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Smooth Sumac

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Smooth Sumac (Rhus glabra) – An exotic yet hardy shrub with stout, pithy stems and fronds of tropical-looking leaves, can be rather leggy; very interesting upright spikes of red-purple fruit lasting into winter and brilliant fall colors; suckers vigorously, ideal for naturalizing.

Characteristics

Average Landscape Height:
12 feet
Average Landscape Width:
12 feet
Growth Rate:
medium
Genus:
Rhus
Species:
glabra
Flower Color:
green
Flower Period:
from mid to late summer
Summer Foliage Color:
green
Fall Color:
scarlet
Minimum Light:
partial shade
Maximum Light:
full sun
Minimum Moisture:
dry
Maximum Moisture:
moist
Plant Form:
upright spreading
Canopy:
leggy
Pruning:
late winter pruning
Pollution Tolerance:
high
Branching:
multi-stemmed
Density:
open

Ornamental Features

Smooth Sumac is primarily grown for its highly ornamental fruit. The scarlet fruits are carried on showy plumes displayed in abundance from early fall to late winter. It has spikes of green flowers rising above the foliage from mid to late summer. It has green deciduous foliage. The large narrow pinnately compound leaves turn an outstanding scarlet in the fall.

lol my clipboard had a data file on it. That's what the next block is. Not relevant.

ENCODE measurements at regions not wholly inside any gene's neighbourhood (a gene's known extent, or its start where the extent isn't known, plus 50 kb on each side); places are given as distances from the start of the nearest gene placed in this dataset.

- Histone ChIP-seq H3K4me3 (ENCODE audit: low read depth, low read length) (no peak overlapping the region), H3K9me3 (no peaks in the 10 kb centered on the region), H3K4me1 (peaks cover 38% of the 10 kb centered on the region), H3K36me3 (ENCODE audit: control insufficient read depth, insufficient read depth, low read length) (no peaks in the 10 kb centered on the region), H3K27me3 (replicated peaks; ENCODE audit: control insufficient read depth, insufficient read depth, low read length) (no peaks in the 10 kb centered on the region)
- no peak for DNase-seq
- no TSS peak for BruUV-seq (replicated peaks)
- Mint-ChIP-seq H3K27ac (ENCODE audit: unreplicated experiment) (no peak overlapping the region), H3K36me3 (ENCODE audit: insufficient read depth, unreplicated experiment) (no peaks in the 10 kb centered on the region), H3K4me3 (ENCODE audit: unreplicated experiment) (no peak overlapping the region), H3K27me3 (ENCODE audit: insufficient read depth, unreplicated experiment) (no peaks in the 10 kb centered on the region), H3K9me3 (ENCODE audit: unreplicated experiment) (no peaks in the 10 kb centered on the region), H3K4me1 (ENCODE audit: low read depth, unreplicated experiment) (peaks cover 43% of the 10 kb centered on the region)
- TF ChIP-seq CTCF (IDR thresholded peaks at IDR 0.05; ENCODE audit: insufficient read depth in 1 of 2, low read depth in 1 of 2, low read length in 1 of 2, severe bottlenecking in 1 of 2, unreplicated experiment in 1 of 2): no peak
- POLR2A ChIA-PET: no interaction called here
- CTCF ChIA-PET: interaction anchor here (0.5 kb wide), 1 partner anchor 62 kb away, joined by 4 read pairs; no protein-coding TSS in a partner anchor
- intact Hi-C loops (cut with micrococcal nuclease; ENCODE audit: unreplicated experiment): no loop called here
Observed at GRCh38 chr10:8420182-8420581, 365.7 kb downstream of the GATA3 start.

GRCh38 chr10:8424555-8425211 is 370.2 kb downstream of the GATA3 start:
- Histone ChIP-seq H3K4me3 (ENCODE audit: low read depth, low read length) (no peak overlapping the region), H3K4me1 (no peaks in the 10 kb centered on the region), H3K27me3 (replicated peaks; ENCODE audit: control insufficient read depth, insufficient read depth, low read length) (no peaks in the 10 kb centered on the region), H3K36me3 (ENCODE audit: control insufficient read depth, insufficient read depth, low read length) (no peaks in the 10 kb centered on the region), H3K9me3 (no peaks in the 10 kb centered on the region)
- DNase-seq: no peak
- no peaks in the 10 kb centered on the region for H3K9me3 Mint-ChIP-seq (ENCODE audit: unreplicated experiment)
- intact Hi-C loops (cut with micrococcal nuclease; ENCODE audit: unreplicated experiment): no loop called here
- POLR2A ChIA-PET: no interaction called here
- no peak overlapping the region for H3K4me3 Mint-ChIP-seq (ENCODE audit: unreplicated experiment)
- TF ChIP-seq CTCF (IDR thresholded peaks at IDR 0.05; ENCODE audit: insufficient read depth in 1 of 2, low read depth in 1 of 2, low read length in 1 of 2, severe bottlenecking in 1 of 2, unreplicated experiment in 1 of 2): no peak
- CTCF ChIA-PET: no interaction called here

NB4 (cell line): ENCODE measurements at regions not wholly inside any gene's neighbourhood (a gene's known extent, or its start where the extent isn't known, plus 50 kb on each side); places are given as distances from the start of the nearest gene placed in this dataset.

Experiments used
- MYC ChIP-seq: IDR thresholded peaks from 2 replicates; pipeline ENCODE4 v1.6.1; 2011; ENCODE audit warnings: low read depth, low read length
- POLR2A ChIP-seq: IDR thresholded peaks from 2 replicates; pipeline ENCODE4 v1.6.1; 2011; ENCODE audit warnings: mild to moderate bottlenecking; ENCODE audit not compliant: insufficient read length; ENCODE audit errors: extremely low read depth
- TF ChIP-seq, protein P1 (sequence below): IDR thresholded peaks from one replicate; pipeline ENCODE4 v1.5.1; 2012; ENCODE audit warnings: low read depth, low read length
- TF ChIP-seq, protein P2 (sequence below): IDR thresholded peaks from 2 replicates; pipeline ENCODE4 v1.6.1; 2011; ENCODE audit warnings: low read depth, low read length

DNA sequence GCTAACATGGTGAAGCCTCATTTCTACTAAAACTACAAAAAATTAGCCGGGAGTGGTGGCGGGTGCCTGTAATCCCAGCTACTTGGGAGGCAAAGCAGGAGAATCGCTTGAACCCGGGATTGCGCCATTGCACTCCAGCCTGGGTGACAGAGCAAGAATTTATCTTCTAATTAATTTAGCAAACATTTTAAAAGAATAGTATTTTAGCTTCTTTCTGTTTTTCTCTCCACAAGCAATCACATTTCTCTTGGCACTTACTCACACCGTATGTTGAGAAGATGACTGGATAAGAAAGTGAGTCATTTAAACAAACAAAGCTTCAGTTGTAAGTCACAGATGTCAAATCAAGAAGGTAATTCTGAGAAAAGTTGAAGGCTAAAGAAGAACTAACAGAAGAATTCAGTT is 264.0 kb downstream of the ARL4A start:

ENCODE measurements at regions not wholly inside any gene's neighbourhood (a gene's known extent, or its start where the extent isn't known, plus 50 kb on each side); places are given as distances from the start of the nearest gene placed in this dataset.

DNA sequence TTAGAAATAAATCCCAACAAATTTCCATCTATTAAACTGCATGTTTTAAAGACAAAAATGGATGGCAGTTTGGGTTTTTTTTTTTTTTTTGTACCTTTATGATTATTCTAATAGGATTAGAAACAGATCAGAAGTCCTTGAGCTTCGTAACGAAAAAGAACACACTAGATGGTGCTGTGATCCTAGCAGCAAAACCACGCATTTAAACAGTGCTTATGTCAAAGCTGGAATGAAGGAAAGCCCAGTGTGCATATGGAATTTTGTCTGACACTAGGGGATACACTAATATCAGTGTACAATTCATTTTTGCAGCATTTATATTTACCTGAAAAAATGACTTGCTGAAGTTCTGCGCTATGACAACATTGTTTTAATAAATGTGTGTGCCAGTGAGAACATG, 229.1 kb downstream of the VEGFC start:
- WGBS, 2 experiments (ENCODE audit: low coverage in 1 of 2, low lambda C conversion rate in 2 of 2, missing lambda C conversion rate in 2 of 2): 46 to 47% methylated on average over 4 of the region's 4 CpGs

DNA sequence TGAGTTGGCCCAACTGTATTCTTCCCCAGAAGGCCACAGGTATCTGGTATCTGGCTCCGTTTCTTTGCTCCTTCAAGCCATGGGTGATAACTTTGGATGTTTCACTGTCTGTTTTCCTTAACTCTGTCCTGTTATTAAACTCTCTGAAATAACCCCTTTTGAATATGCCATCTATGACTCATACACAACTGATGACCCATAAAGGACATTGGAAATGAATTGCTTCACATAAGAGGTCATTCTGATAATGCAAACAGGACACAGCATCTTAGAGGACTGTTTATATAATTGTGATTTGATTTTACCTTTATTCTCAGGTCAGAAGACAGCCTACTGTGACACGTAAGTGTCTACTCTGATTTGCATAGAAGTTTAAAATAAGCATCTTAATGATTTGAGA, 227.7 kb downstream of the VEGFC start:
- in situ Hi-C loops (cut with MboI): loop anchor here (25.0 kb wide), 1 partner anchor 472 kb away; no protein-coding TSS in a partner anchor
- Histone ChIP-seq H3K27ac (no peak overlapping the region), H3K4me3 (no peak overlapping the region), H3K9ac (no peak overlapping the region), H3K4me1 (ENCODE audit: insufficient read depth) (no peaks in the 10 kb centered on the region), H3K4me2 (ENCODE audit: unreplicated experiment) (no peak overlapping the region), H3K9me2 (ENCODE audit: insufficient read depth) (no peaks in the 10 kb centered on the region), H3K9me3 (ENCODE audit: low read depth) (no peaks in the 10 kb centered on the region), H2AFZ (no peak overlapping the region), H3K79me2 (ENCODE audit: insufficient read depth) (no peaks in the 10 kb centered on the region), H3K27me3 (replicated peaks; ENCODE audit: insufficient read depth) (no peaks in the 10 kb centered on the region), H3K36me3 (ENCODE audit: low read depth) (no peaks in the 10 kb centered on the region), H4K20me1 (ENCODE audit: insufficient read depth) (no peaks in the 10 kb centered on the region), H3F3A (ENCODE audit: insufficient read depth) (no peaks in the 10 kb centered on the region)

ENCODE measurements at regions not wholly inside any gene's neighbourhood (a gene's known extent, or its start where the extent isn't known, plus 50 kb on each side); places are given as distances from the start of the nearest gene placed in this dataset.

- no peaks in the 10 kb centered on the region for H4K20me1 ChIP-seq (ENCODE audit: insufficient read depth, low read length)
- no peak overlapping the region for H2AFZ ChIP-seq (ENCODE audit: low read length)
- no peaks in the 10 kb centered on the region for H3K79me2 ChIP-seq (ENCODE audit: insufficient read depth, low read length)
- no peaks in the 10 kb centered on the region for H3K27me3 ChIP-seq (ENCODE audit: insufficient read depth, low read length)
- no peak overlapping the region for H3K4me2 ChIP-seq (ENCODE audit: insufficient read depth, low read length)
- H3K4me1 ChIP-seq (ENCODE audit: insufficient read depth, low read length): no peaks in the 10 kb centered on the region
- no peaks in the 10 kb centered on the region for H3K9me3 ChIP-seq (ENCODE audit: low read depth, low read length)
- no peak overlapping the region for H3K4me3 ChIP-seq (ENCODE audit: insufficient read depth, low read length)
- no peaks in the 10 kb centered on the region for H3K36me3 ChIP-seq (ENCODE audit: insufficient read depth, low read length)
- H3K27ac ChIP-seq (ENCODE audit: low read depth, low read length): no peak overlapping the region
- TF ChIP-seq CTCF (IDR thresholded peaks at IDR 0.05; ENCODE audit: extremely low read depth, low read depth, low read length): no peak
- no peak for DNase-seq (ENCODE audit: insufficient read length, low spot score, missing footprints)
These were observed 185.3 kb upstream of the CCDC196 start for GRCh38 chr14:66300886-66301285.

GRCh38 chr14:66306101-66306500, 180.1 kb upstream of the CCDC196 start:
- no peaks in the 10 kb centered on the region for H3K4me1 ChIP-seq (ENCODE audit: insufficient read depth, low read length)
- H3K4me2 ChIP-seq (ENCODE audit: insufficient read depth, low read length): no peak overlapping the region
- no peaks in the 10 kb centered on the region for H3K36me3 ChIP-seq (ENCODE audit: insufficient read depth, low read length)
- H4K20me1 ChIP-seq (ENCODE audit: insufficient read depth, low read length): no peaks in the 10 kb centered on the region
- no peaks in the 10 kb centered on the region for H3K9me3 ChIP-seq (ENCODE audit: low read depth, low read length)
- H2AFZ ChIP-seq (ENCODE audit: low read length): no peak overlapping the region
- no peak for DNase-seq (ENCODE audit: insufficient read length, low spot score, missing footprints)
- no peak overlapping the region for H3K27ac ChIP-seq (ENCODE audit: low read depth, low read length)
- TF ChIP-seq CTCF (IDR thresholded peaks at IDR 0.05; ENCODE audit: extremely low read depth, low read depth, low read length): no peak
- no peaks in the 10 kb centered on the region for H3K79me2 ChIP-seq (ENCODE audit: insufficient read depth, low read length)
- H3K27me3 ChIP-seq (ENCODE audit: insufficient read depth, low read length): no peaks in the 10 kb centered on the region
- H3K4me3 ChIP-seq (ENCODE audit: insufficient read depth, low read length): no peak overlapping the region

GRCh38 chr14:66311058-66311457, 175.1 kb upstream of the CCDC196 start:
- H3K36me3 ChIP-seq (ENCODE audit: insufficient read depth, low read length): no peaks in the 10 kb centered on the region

Landscape Attributes

Smooth Sumac is an open multi-stemmed deciduous shrub with an upright spreading habit of growth. Its relatively fine texture sets it apart from other landscape plants with less refined foliage.

Planting & Growing

Smooth Sumac will grow to be about 12 feet tall at maturity, with a spread of 12 feet. It tends to be a little leggy, with a typical clearance of 4 feet from the ground, and is suitable for planting under power lines. It grows at a medium rate, and under ideal conditions can be expected to live for approximately 30 years.

This shrub does best in full sun to partial shade. It is very adaptable to both dry and moist growing conditions, but will not tolerate any standing water. It is considered to be drought-tolerant, and thus makes an ideal choice for xeriscaping or the moisture-conserving landscape. It is not particular as to soil type or pH. It is highly tolerant of urban pollution and will even thrive in inner city environments. This species is native to parts of North America.

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